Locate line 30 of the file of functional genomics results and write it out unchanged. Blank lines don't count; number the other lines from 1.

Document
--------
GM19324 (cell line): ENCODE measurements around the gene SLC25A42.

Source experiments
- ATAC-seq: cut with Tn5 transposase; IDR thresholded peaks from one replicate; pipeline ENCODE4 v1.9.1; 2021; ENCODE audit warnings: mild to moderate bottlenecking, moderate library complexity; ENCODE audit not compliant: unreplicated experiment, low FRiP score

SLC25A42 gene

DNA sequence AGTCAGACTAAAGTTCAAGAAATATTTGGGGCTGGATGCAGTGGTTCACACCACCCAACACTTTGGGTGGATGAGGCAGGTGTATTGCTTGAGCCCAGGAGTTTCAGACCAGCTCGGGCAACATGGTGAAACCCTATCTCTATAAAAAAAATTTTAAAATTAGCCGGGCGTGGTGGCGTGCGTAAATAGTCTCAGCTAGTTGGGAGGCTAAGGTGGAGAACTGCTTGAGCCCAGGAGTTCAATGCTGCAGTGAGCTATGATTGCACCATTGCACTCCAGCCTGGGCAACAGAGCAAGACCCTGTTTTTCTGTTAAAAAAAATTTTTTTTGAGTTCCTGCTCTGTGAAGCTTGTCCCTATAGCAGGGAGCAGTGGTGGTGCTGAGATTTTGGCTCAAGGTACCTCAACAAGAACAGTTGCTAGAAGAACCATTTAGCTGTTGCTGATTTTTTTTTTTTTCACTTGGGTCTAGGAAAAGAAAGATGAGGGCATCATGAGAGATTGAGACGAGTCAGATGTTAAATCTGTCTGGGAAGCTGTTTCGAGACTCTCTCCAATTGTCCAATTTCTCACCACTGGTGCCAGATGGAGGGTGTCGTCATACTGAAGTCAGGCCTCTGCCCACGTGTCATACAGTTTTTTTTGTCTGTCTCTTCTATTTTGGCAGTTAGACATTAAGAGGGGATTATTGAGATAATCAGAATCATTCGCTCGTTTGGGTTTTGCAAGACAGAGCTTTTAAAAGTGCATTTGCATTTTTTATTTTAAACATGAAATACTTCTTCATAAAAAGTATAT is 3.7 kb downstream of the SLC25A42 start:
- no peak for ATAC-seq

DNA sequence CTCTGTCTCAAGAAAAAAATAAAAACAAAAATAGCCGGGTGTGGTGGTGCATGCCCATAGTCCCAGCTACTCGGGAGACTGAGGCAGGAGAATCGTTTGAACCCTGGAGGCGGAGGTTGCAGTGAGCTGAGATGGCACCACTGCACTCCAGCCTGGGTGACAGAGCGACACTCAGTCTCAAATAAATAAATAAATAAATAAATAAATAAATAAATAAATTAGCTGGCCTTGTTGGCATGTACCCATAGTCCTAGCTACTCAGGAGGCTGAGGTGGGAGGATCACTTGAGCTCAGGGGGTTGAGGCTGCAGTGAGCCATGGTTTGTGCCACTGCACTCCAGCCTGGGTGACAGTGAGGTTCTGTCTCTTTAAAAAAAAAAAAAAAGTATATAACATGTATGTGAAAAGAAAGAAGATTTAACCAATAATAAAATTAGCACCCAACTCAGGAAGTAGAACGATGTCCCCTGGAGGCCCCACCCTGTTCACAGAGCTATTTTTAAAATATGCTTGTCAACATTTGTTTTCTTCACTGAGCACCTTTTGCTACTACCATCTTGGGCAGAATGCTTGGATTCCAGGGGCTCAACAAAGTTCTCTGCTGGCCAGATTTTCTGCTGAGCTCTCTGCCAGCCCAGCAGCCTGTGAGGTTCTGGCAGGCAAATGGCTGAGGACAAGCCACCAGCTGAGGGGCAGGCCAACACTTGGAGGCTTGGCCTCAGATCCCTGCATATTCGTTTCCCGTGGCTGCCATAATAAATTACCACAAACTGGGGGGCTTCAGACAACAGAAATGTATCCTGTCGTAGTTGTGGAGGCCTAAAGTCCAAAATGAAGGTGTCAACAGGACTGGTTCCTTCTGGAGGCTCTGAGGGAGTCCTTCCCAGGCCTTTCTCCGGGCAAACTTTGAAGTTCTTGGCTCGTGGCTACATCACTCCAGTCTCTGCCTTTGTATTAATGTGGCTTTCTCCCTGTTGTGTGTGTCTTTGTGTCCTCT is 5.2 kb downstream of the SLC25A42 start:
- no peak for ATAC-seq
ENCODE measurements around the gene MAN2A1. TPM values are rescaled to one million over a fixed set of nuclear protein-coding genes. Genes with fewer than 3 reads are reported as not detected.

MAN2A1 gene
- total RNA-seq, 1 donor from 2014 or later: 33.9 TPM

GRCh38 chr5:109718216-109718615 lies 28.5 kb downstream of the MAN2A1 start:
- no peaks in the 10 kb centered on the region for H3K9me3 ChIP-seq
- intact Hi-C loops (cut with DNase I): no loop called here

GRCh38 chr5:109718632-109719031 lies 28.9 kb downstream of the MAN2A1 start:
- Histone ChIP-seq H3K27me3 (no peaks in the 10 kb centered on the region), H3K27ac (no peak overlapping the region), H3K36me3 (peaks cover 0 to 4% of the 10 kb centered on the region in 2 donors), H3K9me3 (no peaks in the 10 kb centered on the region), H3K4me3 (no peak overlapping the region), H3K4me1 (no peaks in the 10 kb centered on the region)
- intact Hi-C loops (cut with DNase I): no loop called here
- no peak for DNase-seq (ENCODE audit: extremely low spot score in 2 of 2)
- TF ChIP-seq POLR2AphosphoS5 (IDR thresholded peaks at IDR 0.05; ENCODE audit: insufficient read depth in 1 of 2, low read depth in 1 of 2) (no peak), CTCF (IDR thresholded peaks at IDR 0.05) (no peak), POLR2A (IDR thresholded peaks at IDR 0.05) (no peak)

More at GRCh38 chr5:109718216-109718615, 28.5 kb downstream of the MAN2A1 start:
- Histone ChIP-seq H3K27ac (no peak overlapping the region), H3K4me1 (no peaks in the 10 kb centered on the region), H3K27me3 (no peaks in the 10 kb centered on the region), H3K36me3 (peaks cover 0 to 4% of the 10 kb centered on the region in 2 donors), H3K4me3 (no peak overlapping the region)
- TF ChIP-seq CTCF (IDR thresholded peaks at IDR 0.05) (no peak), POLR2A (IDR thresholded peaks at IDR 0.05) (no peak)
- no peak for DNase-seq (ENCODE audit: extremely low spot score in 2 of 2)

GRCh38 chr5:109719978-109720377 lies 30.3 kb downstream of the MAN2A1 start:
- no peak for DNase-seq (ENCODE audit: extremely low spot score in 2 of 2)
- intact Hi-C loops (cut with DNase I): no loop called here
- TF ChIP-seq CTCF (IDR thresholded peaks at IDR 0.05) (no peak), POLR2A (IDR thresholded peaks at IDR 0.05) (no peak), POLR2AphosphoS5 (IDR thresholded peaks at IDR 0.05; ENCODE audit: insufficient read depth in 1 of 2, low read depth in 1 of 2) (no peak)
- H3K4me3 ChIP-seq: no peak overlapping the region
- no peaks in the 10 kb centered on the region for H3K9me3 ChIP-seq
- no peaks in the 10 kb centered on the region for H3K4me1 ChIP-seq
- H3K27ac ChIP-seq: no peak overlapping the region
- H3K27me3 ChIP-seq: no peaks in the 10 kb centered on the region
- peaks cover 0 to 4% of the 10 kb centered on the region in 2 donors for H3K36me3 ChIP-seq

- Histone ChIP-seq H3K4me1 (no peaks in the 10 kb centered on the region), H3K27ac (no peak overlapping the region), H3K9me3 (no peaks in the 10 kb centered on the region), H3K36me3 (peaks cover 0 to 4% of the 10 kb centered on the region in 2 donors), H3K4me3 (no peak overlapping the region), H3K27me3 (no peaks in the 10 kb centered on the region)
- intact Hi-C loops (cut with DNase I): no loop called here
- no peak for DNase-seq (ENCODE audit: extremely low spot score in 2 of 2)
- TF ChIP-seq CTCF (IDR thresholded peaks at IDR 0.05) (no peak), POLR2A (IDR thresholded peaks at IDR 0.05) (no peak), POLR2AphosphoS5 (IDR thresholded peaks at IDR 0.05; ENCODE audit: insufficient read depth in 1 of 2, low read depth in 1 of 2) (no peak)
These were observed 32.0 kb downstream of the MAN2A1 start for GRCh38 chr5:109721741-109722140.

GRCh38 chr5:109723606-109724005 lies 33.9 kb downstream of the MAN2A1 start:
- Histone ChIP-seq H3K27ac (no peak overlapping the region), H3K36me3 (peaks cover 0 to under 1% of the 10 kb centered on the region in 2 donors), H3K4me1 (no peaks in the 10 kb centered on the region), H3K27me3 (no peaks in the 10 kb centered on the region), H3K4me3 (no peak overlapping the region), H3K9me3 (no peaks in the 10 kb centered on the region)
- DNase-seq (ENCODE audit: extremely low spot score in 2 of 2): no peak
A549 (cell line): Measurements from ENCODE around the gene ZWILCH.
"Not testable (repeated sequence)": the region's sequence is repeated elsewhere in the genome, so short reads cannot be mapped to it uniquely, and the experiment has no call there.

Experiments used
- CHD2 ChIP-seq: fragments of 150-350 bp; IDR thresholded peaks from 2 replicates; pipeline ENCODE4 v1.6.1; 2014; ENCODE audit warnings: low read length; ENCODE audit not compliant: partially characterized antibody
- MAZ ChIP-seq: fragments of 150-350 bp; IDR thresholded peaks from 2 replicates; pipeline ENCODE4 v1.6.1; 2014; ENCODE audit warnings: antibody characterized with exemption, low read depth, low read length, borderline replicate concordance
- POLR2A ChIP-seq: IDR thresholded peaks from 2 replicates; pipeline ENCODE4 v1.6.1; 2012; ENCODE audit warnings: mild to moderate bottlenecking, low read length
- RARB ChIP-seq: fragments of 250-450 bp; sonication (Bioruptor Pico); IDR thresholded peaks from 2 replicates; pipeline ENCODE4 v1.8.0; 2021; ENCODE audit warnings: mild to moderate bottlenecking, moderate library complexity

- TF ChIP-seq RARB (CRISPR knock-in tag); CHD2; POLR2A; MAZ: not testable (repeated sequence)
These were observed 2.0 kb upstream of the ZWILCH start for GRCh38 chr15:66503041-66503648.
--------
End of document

- no peaks in the 10 kb centered on the region for H3K4me1 ChIP-seq